If you think buying stocks for their dividends is boring, well, maybe sometimes it is – but certainly not always! The right ones can be surprisingly lucrative, and that’s pretty exciting.  And with a little luck, they can generate hefty and growing returns for many years.  

One strategy dividend investors might want to consider is buying DRIPs, or Dividend Reinvestment Plans.  They are easy to understand and can be set up very easily by simply calling a broker or the issuing company.  The idea is to own more shares in the company and enjoy the additional dividends they pay. 

Here’s an example of how they work.  John and Jane buy shares in XYZ, which pays a cash dividend.  At the next payout date, they can take their dividend and use it any way they choose to.  Or they can participate in the company’s DRIP and use the cash generated to purchase additional shares.  

If they choose to do this, they will own more shares.  Then, at the following payout date, they will earn dividends on the original shares they purchased as well as on the new shares they now own.  

Don’t expect those additional dividends to amount to big bucks – certainly not initially.  However, if John and Jane participate in XYZ’s DRIP each quarter the number of shares they own will increase steadily.  

Of course, it is possible to pursue this strategy even with a dividend-paying company that doesn’t offer a DRIP.  However, many DRIPs have other benefits, too, such as enabling participants to purchase fractional shares; this makes it possible to put even very small amounts of money to work for shareholders.  Moreover, in many DRIPs, shares can be purchased commission-free, and some even allow participants to purchases shares at a discount to the market price – nothing dramatic, but a few percentage points here and there can also add up. 

Over the long term, reinvesting dividends has proven to be a very successful strategy on Wall Street.  “The primary reason to reinvest your dividends is that doing so allows you to buy more shares and build your wealth over time,” explains Investopedia.  “If you examine your returns 10 or 20 years later, reinvesting is more likely to increase the value of your investment than simply taking the cash dividend.” 

The Good And The Not As Good

Despite their benefits, investing in DRIPs is not a sure thing.  For example, all companies have to deal with challenges, and if some of those are intense enough and prolonged, the company may be forced to slash or even eliminate the dividend entirely; companies absolutely hate to do that because it drives the stock price lower, but in real life it does happen.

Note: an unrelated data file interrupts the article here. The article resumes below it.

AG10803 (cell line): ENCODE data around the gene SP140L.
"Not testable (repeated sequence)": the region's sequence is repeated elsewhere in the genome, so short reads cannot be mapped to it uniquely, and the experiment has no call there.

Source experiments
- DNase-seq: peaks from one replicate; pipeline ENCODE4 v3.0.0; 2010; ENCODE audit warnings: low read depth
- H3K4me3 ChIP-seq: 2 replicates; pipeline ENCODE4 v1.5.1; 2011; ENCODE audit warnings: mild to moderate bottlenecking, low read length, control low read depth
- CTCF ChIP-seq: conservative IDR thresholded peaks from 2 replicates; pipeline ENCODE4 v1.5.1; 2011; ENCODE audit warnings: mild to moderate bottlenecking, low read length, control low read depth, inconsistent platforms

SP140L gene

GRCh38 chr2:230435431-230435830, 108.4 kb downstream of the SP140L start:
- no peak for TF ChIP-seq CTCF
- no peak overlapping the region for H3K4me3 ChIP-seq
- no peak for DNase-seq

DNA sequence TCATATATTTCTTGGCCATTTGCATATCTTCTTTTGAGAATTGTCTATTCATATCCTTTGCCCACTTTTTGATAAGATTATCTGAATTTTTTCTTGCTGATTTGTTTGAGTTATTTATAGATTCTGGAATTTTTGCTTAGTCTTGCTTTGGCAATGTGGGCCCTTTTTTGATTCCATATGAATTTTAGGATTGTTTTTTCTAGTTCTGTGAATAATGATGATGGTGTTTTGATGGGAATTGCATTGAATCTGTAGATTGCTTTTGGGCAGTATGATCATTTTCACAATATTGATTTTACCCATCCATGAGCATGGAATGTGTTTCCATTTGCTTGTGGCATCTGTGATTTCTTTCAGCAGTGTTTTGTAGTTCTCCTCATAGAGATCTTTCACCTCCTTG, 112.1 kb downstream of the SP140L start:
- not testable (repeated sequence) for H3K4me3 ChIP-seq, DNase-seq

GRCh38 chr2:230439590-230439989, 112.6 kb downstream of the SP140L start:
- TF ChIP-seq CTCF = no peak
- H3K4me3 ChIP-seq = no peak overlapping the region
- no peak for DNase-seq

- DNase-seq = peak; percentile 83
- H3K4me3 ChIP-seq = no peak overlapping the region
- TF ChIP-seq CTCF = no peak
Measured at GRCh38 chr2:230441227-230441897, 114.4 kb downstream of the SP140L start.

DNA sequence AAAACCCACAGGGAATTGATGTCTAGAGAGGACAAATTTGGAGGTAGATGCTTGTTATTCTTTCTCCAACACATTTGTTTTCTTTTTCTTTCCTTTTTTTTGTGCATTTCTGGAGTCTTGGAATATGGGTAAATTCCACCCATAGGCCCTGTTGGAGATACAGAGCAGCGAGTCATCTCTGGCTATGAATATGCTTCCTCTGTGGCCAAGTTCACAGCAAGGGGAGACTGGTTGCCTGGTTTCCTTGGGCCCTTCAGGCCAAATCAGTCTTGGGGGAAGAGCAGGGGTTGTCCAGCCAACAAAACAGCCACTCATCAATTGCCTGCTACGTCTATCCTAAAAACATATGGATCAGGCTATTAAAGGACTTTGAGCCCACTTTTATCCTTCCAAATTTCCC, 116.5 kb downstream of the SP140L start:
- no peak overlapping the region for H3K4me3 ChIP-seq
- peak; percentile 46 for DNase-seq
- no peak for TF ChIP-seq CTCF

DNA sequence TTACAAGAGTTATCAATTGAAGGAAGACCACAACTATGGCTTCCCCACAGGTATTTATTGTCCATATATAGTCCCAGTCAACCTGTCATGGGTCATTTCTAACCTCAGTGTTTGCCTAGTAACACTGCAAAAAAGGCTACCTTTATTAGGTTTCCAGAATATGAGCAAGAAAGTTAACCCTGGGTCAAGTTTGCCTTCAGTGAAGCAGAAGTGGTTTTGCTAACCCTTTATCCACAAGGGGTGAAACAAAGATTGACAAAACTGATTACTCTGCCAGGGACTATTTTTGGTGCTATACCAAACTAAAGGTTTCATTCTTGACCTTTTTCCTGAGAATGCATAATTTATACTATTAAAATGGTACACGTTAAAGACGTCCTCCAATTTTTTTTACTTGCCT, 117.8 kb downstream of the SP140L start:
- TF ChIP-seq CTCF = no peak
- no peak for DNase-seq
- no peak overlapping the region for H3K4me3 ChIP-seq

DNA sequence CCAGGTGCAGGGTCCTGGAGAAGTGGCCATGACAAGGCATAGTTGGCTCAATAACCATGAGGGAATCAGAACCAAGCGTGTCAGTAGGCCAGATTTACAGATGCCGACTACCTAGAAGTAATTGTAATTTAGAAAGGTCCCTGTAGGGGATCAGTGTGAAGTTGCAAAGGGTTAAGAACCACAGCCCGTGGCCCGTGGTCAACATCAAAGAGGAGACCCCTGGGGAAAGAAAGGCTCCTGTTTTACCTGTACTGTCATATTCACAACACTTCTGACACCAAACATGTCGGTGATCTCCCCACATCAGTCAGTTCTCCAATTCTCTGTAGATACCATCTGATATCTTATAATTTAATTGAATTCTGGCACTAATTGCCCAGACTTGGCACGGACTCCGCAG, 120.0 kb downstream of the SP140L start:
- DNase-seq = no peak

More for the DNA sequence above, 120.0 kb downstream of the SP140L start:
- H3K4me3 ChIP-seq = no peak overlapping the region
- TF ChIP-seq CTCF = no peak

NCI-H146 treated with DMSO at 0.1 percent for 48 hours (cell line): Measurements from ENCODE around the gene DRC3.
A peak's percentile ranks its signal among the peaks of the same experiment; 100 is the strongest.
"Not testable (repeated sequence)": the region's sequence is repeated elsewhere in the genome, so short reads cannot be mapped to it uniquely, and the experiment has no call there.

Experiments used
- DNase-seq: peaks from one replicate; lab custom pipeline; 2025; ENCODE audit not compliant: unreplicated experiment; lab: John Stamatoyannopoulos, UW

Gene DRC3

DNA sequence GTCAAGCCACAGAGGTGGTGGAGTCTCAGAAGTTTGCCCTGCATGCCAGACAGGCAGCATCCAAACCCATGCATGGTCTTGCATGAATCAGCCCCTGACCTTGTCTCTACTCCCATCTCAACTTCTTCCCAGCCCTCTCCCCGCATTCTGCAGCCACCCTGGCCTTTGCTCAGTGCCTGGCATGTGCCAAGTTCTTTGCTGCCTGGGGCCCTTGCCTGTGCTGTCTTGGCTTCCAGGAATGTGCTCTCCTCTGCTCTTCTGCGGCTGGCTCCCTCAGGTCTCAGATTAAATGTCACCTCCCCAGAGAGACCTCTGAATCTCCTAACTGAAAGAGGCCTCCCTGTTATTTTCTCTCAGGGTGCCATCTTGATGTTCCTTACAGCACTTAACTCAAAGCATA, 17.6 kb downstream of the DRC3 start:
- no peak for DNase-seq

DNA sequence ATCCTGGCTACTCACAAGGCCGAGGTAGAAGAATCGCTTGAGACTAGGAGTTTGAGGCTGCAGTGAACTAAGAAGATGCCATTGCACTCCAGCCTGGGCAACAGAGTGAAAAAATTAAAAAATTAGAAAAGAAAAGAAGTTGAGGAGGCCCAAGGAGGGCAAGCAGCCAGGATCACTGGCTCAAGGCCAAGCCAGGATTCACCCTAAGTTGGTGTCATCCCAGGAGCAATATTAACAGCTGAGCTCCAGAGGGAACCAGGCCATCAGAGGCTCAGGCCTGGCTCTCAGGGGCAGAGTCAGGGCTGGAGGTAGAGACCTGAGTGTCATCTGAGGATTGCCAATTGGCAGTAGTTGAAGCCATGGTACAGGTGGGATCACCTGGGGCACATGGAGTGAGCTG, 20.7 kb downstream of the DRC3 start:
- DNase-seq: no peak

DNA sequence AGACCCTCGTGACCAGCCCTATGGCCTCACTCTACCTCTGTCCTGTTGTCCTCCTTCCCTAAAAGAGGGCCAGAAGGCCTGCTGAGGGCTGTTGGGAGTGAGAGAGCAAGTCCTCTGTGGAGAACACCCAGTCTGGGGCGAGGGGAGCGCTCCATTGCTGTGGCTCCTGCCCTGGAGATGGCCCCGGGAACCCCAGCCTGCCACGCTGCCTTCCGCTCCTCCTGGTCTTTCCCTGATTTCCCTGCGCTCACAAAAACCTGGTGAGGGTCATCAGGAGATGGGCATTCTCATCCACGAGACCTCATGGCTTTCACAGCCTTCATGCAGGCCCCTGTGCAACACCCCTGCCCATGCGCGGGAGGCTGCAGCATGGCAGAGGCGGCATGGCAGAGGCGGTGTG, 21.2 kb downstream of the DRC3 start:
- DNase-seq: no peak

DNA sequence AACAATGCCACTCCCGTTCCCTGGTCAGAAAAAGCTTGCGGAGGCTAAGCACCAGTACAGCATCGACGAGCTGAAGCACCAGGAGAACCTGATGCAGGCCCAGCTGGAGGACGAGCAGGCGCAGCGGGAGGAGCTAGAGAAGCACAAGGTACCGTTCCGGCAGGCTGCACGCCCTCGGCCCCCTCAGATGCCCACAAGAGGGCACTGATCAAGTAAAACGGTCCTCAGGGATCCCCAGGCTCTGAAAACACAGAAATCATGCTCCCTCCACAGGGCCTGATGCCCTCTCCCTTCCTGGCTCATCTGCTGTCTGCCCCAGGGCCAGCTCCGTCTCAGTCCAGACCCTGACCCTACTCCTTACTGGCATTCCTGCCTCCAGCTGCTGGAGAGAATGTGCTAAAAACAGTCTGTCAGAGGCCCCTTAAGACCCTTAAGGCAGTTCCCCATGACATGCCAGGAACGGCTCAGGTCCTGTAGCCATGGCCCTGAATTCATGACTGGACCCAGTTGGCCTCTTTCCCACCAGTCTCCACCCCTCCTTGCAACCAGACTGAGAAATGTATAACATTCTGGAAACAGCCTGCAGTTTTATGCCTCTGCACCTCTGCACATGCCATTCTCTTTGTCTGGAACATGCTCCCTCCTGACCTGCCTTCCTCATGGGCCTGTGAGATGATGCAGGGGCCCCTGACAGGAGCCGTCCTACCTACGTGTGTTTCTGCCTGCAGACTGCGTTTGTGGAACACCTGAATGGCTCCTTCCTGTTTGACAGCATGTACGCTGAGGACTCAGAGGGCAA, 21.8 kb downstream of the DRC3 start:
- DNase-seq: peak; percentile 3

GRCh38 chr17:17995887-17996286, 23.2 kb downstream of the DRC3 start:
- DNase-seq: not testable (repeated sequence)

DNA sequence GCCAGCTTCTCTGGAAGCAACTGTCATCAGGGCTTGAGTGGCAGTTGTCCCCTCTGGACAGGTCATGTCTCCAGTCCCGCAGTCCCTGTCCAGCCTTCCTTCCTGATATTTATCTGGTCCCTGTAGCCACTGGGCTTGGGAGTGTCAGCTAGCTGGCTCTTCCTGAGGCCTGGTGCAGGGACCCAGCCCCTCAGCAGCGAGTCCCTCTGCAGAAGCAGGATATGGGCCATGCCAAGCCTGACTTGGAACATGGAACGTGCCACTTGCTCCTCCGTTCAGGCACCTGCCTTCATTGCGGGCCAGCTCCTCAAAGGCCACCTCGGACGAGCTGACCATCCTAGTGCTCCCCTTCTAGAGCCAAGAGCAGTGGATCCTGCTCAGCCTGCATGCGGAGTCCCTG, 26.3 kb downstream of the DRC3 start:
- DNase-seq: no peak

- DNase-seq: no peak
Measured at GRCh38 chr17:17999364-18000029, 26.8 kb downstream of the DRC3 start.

Once enthusiastic investors are then left holding depressed shares that no longer pay the dividend that made them appealing in the first place.  And there is no way to know when – if ever – the dividend will be restored.   

In theory, investing in DRIPs could be very helpful to a wide range of investors – those interested in safety, growth, a way to supplement income, and to help pay for children’s and/or grandchildren’s education or other expenses.  

Depending on how much money is invested in a DRIP, the rate of the dividend and at what point in the investor’s life he or she starts purchasing them, the dividends may amount to enough money to help with the mortgage payments or even help pay one off early, saving months or even years of payments.   

Some forward-looking parents enroll their very young children in these programs or include them as part of an inheritance, enabling them to accumulate many shares for use as they see fit as they get older. Incidentally, if you still think stocks that pay dividends are boring, please note that many of the stocks Warren Buffett has purchased and continues to buy pay dividends, and he hasn’t done too shabbily with them over the years. 

Arguably, years ago it may have been easier to find stocks that could be purchased with a long-term horizon: Put in a dresser drawer and when checked years later discover that the shares are worth a great deal of money. 

Even today, there are still some stocks like that, but they’re becoming more difficult to find and can’t be “filed and forgotten.” That’s because the markets, economies, interest rates, trends and the whole world have become very volatile and subject to sudden and dramatic changes; in some cases, those changes could hurt the share price.  

Over time, the number of shares DRIP investors own do add up and the dividends they receive become more significant; when it’s possible for shareholders to add to their positions – even a few shares at a time – that’s gravy on the steak and makes their gains even tastier.

Several months ago, Yahoo Finance compiled a list of the most popular DRIP stocks.  That list included: Johnson & Johnson, ExxonMobil, Coca Cola, Realty Income, AFLAC, 3M, Emerson Electric, and Pepsi.  

Some investors prefer buying DRIPs in major companies they are confident will have an ongoing business, like McDonald’s and Walmart.  However, they should be aware that these (and other companies) charge nominal fees for setting up these plans and additional nominal fees each time dividends are reinvested; they also charge a small charge for additional shares purchased.

Other investors prefer to buy no-fee DRIPs in what’s called dividend aristocrats – companies that can boast 25 or more years of increasing dividends. The logic of this is obvious; however, they need to bear in mind that handicapping the past is easy but no guarantee of future results. 

Whatever your preference, always speak with an advisor, who can customize investments specifically to suit your needs.


Sources: businessinsider.com; corporatefinanceinstitute.com; investopedia.com; simplysafedividends.com; suredividend.com; yahoofinance.com 

Gerald Harris is a financial and feature writer. Gerald can be reached at This email address is being protected from spambots. You need JavaScript enabled to view it.